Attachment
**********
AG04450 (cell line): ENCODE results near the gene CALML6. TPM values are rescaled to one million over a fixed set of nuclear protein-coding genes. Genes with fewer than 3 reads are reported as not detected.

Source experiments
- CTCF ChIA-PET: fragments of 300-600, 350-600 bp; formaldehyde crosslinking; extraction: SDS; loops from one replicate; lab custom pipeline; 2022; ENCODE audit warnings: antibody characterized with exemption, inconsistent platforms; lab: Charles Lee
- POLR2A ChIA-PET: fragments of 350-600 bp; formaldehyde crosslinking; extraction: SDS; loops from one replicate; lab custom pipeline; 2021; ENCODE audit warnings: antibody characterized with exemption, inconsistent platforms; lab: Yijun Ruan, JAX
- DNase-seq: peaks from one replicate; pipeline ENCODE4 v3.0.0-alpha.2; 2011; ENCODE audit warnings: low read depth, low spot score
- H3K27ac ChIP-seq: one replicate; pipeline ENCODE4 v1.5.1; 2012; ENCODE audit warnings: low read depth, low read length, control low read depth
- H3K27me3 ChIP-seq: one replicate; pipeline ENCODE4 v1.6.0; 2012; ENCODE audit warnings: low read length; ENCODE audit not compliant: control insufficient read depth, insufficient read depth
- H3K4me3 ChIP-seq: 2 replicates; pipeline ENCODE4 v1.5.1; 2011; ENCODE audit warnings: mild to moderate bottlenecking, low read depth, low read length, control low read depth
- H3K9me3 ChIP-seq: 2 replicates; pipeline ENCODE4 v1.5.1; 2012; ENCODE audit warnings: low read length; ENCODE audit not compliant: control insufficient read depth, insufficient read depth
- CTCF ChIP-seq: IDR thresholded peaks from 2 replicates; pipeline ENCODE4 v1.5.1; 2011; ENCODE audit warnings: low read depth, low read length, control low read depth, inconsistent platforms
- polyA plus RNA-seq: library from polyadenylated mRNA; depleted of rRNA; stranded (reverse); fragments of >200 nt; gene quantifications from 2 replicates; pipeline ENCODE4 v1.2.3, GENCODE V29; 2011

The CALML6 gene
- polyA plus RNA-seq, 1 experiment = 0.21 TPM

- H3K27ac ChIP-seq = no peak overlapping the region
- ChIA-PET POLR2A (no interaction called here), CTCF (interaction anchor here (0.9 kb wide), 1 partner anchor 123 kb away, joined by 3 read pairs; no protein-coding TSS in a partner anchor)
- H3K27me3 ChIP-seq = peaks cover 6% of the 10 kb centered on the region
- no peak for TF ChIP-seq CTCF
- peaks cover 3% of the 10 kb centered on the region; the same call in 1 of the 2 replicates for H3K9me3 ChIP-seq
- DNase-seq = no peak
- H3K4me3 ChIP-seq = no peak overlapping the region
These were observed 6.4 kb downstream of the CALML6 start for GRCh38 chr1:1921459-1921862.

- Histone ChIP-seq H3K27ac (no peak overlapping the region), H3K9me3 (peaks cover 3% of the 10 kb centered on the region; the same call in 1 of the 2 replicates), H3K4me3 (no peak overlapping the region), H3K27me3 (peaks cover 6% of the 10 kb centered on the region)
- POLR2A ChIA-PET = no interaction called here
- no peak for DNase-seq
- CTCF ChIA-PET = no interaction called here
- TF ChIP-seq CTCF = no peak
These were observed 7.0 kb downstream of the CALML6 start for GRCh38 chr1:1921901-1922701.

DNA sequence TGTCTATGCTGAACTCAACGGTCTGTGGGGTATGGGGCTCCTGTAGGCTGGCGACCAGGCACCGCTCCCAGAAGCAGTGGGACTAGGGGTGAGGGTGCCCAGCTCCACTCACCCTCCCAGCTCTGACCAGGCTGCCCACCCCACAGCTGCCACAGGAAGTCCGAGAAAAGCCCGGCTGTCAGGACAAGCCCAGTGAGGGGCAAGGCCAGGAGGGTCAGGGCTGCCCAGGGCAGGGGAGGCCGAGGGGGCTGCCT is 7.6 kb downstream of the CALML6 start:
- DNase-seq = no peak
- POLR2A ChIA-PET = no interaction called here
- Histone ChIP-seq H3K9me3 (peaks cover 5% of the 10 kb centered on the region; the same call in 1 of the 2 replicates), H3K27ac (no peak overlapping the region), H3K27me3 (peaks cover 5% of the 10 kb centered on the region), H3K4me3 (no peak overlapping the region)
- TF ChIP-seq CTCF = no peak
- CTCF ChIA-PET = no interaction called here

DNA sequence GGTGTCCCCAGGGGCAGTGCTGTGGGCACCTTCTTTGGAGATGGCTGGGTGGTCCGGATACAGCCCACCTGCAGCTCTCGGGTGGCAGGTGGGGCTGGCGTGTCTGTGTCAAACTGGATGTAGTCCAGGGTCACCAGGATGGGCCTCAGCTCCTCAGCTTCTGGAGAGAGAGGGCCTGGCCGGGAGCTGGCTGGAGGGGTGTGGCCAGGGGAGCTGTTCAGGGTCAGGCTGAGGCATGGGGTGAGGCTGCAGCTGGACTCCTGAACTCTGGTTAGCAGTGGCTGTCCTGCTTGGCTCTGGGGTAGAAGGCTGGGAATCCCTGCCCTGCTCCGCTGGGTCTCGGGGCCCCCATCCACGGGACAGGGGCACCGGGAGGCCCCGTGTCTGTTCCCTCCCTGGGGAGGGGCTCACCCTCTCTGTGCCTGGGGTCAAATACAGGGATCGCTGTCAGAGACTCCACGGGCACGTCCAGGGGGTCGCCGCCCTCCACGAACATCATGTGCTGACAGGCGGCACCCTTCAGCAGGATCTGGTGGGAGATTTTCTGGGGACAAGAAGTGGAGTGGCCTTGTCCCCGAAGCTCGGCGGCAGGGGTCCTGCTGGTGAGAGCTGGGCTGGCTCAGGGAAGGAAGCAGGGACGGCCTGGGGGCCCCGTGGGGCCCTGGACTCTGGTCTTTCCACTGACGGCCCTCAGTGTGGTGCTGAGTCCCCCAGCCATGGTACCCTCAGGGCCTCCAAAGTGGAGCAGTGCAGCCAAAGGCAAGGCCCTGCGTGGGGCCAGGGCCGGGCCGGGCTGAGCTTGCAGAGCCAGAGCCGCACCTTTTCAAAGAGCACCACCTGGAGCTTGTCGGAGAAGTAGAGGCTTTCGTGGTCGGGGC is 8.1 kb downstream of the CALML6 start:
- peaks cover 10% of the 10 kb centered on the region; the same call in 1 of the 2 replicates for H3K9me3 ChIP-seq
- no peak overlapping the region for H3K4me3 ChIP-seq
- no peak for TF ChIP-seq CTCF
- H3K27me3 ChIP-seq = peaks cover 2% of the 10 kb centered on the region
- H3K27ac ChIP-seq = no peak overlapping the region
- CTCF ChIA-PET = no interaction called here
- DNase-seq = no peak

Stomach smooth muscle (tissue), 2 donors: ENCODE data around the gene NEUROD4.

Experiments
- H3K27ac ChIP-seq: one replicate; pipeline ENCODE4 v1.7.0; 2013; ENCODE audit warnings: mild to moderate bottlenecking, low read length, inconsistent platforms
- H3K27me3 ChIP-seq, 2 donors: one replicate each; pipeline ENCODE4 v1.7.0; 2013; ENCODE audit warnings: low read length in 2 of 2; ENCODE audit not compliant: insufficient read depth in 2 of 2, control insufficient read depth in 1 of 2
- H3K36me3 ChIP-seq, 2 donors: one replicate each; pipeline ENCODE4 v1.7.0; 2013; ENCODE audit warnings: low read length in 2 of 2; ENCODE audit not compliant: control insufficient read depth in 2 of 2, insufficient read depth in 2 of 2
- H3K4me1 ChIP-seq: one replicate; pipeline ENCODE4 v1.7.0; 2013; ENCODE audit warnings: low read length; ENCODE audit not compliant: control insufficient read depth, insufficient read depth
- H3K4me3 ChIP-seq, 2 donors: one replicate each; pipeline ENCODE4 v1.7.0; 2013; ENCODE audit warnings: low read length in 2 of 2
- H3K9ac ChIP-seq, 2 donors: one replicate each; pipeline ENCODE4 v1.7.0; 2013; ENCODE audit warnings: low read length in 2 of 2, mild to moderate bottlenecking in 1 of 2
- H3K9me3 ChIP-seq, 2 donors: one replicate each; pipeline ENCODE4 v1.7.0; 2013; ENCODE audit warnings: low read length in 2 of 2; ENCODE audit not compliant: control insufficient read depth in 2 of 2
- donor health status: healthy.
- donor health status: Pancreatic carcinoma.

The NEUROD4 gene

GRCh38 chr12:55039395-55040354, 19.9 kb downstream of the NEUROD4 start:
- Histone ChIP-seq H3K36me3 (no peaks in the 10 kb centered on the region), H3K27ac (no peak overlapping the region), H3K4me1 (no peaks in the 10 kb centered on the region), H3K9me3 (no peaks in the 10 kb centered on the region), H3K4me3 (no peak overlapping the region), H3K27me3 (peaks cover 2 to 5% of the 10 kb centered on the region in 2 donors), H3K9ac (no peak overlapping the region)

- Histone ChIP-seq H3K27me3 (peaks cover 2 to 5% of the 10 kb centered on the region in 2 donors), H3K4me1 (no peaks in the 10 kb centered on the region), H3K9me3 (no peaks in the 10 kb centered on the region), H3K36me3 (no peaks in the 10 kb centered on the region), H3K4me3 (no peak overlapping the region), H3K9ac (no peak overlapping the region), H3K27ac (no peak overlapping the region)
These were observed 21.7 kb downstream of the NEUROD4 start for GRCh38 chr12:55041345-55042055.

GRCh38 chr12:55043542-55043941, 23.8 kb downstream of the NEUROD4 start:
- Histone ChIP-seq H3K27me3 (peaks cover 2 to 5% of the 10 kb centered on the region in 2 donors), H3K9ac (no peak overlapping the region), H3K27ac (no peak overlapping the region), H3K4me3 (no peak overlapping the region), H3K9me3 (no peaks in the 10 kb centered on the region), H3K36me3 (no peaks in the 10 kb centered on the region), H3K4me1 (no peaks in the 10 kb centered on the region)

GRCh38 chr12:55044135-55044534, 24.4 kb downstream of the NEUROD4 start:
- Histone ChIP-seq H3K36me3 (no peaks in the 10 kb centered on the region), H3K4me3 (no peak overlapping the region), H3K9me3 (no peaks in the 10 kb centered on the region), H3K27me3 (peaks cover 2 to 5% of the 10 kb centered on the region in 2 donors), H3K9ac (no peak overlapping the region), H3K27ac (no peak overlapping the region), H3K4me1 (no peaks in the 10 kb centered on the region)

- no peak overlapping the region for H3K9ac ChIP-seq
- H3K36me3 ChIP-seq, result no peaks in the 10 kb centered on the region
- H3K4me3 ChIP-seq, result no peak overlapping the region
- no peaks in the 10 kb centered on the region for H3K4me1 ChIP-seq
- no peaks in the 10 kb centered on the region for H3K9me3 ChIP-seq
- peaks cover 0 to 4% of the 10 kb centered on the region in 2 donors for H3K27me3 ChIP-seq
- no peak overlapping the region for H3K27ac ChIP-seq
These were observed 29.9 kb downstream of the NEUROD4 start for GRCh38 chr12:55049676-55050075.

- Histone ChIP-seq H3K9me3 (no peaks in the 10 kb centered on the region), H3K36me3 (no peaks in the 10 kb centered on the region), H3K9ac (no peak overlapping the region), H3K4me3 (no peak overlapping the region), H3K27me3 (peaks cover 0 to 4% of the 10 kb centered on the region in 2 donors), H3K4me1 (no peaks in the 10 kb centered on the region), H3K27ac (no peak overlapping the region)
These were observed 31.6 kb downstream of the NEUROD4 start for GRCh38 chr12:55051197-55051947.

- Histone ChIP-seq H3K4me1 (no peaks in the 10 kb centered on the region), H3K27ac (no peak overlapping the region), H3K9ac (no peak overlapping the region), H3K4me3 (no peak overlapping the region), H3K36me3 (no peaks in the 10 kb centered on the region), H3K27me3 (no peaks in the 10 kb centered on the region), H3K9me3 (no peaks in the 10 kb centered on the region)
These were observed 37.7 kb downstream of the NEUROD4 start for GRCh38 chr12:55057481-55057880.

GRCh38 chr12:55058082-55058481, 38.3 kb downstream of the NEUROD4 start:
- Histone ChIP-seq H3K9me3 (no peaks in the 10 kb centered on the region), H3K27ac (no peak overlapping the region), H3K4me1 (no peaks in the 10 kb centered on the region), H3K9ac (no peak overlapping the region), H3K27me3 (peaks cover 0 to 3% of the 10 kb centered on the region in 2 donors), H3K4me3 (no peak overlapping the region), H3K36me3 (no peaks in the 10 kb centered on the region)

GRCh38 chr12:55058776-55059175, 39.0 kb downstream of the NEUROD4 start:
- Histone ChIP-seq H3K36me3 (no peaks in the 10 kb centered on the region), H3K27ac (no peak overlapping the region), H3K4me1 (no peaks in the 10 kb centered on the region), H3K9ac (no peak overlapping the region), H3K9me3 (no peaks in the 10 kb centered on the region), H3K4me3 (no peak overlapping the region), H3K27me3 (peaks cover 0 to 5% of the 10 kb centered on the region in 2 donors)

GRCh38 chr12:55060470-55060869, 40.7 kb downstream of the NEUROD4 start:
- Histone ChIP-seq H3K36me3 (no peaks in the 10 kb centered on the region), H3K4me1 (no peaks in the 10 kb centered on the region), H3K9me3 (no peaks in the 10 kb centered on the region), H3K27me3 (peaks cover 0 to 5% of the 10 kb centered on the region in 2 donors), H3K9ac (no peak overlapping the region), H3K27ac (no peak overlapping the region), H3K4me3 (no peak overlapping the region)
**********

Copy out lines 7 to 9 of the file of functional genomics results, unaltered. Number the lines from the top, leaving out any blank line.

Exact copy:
- H3K27me3 ChIP-seq: one replicate; pipeline ENCODE4 v1.6.0; 2012; ENCODE audit warnings: low read length; ENCODE audit not compliant: control insufficient read depth, insufficient read depth
- H3K4me3 ChIP-seq: 2 replicates; pipeline ENCODE4 v1.5.1; 2011; ENCODE audit warnings: mild to moderate bottlenecking, low read depth, low read length, control low read depth
- H3K9me3 ChIP-seq: 2 replicates; pipeline ENCODE4 v1.5.1; 2012; ENCODE audit warnings: low read length; ENCODE audit not compliant: control insufficient read depth, insufficient read depth